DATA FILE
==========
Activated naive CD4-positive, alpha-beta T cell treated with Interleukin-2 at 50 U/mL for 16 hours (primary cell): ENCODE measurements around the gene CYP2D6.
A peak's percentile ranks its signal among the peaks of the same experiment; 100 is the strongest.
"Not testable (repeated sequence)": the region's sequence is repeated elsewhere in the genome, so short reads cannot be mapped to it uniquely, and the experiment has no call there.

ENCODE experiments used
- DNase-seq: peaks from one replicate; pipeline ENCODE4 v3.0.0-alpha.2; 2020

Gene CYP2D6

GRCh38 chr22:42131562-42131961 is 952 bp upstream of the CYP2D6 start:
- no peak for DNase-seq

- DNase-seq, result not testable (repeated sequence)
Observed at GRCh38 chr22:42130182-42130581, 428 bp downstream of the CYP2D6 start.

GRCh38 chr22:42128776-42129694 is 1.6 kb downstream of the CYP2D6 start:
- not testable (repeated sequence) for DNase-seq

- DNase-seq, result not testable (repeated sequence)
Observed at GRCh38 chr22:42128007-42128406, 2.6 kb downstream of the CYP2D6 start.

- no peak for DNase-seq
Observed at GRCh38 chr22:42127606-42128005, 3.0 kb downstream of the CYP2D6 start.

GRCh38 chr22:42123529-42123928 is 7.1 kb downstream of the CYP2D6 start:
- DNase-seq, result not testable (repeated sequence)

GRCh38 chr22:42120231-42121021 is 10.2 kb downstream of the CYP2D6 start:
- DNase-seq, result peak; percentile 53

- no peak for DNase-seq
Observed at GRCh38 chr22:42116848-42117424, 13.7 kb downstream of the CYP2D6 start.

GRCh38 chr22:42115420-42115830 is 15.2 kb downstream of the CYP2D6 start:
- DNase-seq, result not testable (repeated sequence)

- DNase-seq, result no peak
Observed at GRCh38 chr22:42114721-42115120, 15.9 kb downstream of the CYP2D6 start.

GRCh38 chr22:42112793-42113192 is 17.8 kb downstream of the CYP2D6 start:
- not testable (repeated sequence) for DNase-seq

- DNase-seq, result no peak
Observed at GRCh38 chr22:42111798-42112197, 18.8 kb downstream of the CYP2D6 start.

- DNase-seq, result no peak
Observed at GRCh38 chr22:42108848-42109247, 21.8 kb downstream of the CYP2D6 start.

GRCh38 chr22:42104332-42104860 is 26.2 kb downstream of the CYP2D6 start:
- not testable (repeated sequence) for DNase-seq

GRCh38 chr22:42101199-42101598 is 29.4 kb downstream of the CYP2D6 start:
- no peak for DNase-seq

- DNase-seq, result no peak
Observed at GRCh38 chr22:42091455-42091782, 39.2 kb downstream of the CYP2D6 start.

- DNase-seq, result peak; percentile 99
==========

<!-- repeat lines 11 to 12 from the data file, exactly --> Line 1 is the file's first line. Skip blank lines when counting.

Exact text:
GRCh38 chr22:42128776-42129694 is 1.6 kb downstream of the CYP2D6 start:
- not testable (repeated sequence) for DNase-seq